Don't Wear Your Rose-Colored Glasses to the Bank

When forecasting cash flow, it's best to take a conservative approach with lenders. Here's how to get the right message across to your banks, so you can get the financial assistance you need.

One of the most difficult financial tasks a rental store owner faces is trying to forecast cash flow for the business. When you're approaching your banker for financial assistance, you feel compelled, naturally, to describe how great everything is going to be. But most of the big banks and financial institutions that engage in construction equipment financing have hundreds, if not thousands, of rental stores for which they provide financing, and they know that the immediate future is not looking great.

The mistake most of our clients made in 2009 was forecasting that this recession was over. We are now having to go back to all of their financial institutions for a second round of financing restructure, and that second round is much more difficult to build ... and for the banks to accept.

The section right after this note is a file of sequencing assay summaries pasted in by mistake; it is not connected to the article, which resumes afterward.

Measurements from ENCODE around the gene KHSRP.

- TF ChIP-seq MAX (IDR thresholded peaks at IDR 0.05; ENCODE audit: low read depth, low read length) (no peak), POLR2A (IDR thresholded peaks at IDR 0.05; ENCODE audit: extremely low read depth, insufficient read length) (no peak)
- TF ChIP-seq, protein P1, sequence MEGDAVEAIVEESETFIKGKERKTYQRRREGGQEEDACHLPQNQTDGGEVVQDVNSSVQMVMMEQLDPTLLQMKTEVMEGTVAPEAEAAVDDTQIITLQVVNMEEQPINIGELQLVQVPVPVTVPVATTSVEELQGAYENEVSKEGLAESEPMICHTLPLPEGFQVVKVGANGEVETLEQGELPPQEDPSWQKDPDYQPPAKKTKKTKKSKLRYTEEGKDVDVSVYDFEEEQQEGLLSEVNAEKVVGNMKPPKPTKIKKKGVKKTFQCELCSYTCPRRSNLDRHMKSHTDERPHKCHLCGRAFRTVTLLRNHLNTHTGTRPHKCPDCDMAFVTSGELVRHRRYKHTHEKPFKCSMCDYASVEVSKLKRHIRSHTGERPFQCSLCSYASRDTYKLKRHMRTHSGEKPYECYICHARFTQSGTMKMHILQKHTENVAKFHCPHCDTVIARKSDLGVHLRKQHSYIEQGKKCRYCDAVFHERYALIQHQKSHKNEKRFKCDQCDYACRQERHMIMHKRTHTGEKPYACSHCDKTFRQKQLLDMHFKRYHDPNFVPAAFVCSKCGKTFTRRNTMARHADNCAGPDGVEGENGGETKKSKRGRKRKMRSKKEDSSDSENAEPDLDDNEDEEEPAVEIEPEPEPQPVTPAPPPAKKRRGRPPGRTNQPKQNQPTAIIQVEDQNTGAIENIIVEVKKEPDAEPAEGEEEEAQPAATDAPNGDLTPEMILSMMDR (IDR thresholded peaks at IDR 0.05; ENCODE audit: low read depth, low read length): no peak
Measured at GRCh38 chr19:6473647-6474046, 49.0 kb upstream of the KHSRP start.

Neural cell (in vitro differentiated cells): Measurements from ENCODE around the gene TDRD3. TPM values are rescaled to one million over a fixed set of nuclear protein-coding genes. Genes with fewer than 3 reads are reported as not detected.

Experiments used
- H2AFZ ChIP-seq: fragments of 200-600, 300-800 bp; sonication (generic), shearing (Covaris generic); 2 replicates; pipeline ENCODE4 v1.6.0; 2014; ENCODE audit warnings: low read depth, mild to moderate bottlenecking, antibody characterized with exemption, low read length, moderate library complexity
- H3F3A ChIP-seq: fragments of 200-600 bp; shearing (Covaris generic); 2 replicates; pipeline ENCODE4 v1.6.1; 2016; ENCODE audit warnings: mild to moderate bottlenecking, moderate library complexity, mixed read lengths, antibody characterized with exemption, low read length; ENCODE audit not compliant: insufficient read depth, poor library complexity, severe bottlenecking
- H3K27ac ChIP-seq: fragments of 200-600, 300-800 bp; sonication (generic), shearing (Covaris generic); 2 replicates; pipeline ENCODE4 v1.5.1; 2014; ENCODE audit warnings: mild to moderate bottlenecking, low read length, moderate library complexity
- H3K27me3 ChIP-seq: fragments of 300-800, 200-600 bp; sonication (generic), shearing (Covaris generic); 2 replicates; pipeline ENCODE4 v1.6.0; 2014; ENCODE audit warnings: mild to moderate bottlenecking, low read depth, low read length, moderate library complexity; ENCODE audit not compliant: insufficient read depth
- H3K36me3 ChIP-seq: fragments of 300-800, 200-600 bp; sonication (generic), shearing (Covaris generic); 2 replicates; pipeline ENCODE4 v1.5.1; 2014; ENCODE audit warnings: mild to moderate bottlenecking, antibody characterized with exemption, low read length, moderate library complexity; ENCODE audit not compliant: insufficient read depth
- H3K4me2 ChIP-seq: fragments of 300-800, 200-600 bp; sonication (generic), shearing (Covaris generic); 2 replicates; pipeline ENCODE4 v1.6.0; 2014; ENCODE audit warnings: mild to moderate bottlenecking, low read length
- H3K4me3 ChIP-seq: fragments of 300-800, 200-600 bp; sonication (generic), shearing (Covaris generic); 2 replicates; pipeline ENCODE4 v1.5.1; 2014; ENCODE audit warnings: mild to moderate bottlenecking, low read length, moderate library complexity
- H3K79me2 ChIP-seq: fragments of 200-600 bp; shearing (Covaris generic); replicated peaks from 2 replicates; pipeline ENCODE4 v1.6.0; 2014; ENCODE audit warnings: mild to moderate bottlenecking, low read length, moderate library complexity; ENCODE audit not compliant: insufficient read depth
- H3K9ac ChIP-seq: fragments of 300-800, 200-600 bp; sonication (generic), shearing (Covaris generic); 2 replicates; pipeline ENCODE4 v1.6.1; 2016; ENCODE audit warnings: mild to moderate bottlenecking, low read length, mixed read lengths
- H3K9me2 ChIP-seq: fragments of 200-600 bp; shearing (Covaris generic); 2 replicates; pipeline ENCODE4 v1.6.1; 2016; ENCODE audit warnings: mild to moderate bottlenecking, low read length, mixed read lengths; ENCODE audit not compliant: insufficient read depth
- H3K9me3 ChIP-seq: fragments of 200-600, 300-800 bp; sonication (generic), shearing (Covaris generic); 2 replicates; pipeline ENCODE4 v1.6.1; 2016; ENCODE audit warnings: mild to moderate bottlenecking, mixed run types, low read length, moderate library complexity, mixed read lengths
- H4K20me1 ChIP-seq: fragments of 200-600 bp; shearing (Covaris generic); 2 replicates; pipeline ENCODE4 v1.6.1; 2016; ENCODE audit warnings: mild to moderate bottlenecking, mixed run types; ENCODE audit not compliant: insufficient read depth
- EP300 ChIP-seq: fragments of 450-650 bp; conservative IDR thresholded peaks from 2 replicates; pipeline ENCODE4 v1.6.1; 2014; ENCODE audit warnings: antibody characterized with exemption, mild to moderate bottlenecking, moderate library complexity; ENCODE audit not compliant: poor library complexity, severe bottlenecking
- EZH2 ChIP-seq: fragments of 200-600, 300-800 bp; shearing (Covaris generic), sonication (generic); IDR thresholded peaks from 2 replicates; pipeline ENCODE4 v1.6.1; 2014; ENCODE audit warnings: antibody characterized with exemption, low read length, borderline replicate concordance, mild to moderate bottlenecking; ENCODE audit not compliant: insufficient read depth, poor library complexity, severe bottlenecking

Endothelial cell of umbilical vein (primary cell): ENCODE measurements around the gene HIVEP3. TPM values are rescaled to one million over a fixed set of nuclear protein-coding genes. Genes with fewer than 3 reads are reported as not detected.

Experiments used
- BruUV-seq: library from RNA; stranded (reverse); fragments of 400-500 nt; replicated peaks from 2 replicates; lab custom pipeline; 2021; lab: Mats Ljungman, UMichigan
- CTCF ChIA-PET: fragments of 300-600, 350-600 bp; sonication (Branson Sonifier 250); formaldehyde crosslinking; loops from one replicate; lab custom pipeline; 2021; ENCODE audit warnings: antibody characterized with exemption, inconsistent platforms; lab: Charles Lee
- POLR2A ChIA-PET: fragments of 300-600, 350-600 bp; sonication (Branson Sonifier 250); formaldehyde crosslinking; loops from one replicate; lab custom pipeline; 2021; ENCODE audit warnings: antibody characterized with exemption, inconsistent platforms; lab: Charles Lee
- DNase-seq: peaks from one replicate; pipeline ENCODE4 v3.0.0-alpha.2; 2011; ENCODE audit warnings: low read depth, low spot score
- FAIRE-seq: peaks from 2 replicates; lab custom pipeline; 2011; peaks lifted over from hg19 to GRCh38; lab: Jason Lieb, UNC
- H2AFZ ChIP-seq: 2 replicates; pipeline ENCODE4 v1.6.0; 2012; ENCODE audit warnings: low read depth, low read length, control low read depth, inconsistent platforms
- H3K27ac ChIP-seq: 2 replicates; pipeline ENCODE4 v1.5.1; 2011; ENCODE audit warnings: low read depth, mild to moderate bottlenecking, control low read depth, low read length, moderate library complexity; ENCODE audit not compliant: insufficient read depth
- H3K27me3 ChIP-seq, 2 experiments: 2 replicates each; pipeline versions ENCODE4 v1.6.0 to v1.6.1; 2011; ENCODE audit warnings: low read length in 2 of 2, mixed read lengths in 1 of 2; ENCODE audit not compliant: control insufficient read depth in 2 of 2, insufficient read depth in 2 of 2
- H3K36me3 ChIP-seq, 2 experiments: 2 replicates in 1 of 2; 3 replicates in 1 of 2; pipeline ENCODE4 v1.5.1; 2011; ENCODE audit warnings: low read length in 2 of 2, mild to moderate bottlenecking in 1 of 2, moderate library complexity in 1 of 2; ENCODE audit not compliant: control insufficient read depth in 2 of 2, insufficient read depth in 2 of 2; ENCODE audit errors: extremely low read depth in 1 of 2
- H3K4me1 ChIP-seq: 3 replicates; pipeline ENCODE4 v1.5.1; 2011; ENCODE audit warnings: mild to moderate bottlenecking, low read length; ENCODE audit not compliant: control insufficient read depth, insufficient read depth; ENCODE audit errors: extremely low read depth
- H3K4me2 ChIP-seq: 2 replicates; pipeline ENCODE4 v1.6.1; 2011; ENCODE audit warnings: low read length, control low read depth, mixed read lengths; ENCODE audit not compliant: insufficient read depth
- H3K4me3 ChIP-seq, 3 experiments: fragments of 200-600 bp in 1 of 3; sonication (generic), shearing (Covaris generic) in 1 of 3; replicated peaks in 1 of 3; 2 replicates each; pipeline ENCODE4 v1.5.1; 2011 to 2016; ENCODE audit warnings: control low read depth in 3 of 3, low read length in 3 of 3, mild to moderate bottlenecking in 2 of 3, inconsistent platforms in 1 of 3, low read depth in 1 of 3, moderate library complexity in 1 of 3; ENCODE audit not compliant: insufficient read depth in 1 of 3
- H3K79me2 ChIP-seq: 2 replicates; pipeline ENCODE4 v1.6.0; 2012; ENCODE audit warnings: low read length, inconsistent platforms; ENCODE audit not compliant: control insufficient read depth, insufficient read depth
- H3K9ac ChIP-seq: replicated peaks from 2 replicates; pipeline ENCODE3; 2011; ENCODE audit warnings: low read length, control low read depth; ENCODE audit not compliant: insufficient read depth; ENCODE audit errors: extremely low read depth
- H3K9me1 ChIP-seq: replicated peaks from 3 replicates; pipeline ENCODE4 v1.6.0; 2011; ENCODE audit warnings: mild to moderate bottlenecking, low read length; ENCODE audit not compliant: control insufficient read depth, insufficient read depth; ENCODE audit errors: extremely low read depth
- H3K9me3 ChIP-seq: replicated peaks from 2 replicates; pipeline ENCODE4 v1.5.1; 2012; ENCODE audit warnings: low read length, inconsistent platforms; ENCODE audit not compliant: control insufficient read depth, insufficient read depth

(We do indicate now, very cautiously, that the depressed rental rates accompanying the economic downturn have reached the bottom, and that time utilization is growing slightly.)

When we present a financing package for one of our clients, we never show more than a 3% increase in annual revenue unless it can be unequivocally, without doubt, supported by a specific piece of business or contract.

Experience has shown that if you project an annual revenue in excess of 3%, the banks you depend on will not take your forecast - or your request - seriously.

Forecasting cash flow is a very difficult task, since there are so many variables - seasonality, sales of equipment, labor cost, to name a few.

In short, be very, very careful with your forecasting. Be realistic and prudent, objective and practical ... and save the rose-colored glasses for the Chicago Cubs and the World Series).

Questions or comments for Mike Farley? You can reach him at [email protected]